Posts Tagged ‘Liquorama Upland’

Upland winegrowers alive

November 25, 2011

Zinfandel Cucamonga Denson Vineyard in Upland

Upland, once considered the lemon capital of the world, is not a place ever included when discussing California’s interesting wine regions, nor is it a hot topic among oenophilias (oenophilia describes a disciplined devotion to, or simply enjoyment of wine), however its foothills are home to Brian and Camille Brandt’s award-winning Brandt Family Winery in San Antonio Heights, and a cluster of vintners including Gregg Denson.

For the past decade, Denson’s interest in growing vines and producing wines has transformed from general interest to deep passion. He first became interested in the viticulture history of Rancho Cucamonga upon his daily commutes past the old Thomas Brothers Winery site. “I began to wonder, this is a great old winery building, but where did all the vines go? With the housing boom, I noticed more and more vineyards being replaced by new homes and retail centers. It made me sad to see such a rich part of the cultural history of Rancho vanish before my eyes,” said Denson who serves as Director of Design at Architerra Design Group in Rancho Cucamonga.

“Originally, my idea was keep a little piece of history and grow the signature Zinfandel grapes of the Cucamonga region; not necessarily make wine. But after three years in the ground, and with grapes on the vine, I harvested and crushed my first small vintage in 2004 from a handful of vines, netting only 10 bottles!”

Denson inquired about growing and producing with his fellow co-worker, John Federico, who had worked the DeAmbrogio Ranch many years before as a young man. “He knew a great deal of history about the vineyard, and right before the property was graded over, we drove through the vineyard rows in winter and picked up some of the recently pruned canes. It’s my understanding that some of the vines on that property were over 100 years old. I thought it would be a good legacy to preserve the parent plants of this vineyard.”

Denson began his vineyard with a dozen vine cuttings, selected from various varieties at the historic DeAmbriogio Ranch. “Maybe half rooted in from the original planting and after a couple of years of growth, I took additional cuttings and increased the number of vines. Currently, I have about 30 Zinfandel vines, 4 Red Malaga, 2 Syrah, 2 Thompson Seedless and 1 Mission on our standard residential 8,000 square foot lot in Upland,” said Denson. “Grapevines pretty much drape most of my yard, with the majority of the vines planted in the front yard sharing space with California native plants. The soil is coarse and littered with stones, gravels and sand. The ancient alluvial soils of the Cucamonga Creek are deep and drain quickly.”

Originally located on the southwest corner of Foothill Blvd (Route 66) at Haven Avenue (west of the Rancho Cucamonga Civic Center), the famed DeAmbrogio Ranch served as the valley’s grape packing and shipping center. “Mary and Frank DeAmbrogio were the last of the large grape packers and shippers of our valley,” said local winemaker Don Galleano. “I remember they were sending their prized Cucamonga Zinfandel grapes to the east coast as late as the early 1980’s via refrigerated trucks. DeAmbrogio Zinfandel grapes were the best in the valley,” said Galleano who worked closely on several vintages with respected Australian-born Enologist Daryl Groom at Geyer Peak Winery – in Geyserville – which produced the highest-rated Cucamonga Zinfandel ever, a “92 point score” in Wine Spectator. Galleano continues farming portions of the vineyards once cared for by the DeAmbrogios.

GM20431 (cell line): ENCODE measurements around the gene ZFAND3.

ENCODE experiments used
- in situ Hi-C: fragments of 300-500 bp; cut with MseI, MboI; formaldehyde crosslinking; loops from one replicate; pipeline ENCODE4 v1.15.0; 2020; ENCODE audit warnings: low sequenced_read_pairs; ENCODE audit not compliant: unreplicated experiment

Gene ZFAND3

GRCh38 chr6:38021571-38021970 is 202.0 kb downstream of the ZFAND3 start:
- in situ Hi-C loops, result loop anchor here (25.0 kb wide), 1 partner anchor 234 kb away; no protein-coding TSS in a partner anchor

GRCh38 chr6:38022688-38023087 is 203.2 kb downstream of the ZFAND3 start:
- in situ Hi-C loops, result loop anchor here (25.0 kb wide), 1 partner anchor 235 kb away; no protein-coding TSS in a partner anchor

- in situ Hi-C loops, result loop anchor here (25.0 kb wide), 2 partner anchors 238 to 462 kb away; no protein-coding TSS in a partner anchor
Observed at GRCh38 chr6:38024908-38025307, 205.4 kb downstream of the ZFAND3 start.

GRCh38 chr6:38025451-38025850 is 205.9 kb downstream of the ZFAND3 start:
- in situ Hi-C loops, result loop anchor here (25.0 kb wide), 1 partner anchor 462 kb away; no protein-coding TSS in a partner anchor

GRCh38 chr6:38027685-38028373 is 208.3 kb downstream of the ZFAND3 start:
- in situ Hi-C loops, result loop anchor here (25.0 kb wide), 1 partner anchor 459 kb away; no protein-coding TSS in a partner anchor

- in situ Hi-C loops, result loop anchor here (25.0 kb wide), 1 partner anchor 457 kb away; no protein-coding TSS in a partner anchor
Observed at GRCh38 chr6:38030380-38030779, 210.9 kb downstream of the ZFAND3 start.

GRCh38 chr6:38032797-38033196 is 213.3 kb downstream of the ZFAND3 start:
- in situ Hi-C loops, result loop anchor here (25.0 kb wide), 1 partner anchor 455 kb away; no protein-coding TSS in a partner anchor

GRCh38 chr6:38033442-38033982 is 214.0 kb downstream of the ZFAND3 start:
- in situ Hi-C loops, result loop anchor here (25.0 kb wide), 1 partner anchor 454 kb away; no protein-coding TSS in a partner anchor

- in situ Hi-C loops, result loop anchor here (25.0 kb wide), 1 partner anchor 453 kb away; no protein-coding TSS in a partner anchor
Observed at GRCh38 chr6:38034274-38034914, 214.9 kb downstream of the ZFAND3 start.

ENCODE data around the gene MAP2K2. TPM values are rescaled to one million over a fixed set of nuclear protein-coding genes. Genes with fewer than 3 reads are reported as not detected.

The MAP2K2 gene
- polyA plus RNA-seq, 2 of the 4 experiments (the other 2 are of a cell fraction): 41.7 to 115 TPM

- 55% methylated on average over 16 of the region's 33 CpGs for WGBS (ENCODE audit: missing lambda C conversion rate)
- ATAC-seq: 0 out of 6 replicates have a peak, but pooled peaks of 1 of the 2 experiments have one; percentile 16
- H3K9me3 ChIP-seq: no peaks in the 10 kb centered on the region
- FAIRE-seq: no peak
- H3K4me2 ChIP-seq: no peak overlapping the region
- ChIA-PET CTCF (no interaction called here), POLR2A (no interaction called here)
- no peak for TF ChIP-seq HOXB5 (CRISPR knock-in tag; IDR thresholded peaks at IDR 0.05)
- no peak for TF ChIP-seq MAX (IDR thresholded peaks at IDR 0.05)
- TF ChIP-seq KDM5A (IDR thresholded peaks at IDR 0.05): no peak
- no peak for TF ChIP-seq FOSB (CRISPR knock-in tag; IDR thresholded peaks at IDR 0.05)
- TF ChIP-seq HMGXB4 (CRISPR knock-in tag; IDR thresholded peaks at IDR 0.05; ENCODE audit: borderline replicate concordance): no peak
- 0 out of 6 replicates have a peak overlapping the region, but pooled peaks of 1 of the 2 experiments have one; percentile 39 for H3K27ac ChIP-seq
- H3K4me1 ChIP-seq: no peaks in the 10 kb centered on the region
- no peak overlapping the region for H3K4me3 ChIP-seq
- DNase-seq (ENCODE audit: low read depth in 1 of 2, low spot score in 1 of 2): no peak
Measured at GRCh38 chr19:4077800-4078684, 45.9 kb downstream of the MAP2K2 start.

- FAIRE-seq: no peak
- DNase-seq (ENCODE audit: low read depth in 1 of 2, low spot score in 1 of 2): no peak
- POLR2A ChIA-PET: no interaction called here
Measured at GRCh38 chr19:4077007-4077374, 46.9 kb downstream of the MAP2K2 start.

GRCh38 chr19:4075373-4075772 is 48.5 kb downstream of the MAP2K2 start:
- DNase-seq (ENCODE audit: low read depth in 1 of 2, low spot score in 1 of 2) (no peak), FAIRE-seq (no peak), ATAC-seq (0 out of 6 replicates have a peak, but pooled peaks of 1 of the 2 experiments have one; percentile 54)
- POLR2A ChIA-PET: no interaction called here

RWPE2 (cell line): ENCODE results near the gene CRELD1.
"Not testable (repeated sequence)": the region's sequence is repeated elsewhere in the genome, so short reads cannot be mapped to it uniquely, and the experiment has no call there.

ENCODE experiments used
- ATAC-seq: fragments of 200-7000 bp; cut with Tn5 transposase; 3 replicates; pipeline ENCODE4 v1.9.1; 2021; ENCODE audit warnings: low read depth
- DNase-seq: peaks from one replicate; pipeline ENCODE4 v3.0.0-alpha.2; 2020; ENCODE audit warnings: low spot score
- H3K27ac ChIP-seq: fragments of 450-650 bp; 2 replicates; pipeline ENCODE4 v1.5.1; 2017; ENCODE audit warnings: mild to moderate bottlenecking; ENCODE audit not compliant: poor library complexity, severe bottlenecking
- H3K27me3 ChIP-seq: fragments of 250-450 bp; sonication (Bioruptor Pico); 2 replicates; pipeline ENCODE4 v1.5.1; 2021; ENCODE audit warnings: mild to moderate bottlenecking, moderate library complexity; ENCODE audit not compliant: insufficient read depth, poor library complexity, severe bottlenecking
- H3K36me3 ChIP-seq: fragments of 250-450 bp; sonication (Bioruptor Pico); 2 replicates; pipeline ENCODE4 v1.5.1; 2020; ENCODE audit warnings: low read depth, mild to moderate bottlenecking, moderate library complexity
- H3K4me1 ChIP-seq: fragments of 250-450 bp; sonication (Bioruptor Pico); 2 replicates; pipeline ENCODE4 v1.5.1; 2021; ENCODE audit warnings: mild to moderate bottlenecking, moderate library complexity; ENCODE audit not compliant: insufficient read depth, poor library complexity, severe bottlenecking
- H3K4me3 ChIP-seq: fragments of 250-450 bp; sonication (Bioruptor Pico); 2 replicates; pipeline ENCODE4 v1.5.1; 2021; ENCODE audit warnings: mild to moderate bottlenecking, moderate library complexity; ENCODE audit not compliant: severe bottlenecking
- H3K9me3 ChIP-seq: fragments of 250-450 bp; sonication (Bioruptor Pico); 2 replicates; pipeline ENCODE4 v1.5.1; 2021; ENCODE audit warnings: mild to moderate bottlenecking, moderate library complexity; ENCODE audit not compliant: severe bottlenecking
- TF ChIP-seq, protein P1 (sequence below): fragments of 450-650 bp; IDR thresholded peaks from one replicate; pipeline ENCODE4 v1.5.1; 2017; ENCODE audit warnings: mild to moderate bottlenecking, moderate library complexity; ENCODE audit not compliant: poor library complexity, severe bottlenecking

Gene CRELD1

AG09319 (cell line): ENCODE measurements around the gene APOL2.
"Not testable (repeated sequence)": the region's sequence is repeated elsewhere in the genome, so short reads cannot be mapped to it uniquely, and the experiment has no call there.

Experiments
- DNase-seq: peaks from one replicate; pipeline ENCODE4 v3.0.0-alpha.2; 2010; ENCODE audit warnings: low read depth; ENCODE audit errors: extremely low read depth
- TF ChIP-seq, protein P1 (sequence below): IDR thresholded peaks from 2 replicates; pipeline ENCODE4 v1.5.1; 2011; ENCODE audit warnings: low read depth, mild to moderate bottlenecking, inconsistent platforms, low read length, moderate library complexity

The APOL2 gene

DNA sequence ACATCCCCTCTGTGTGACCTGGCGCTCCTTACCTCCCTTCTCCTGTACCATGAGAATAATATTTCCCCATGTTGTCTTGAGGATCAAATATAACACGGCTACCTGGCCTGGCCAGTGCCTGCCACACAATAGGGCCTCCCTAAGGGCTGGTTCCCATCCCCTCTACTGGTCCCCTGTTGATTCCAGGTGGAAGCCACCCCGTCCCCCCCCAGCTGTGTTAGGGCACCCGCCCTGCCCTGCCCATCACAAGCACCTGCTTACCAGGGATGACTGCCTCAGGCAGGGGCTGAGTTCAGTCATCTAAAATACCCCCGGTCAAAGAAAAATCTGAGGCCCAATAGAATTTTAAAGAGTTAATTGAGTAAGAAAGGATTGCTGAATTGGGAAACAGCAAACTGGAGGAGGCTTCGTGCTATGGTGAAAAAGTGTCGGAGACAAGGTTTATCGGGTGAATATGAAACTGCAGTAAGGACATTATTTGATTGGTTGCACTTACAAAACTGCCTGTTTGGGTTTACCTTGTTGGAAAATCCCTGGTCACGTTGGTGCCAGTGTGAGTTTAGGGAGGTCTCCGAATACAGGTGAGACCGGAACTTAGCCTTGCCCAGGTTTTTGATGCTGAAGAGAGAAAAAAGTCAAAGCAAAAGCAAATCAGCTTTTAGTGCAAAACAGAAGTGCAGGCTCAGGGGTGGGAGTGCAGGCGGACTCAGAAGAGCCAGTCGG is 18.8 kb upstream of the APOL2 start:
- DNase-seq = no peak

“Upon first view of the small bush-like vines, and the sandy soils, I fell in love with them. They reminded me of the very old Shiraz vines at Kalimna,” said Groom. “The wine was rich, dark and jammy with a distinct character I called, ‘Cucamonga character’ – a sort of earthy and warm character. It was that Cucamonga site which inspired me to plant zinfandel.”
The front yard vineyard at the Denson home has become a special place. “It’s an annual event of getting together with family, friends and neighbors to enjoy food and wine while we harvest and crush the grapes. It’s always fun to see the look on someone’s face who has never stomped grapes by foot before. There’s always some apprehension, followed by a big smile and laughter. What originally started off as a idea to preserve a portion of viticulture history of the Cucamonga Valley, has blossomed into a family tradition that marks the culmination of another growing season. Each year I bottle up a little gift of Denson Reserva Cucamonga Valley Zinfandel for those who attend our family harvest!
Local wine enthusiasts may also appreciate the small vineyard planting located at the Mercury Insurance building in Rancho Cucamonga, designed by Architerra Design Group in Rancho Cucamonga.

Cucamonga grown Zinfandel wines can be purchased at: Liquorama Fine Wines in Upland, Galleano Winery in Mira Loma, and J. Filippi Winery Rancho Cucamonga. Brandt Family wines can be purchased at Pacific Wine Merchants in Upland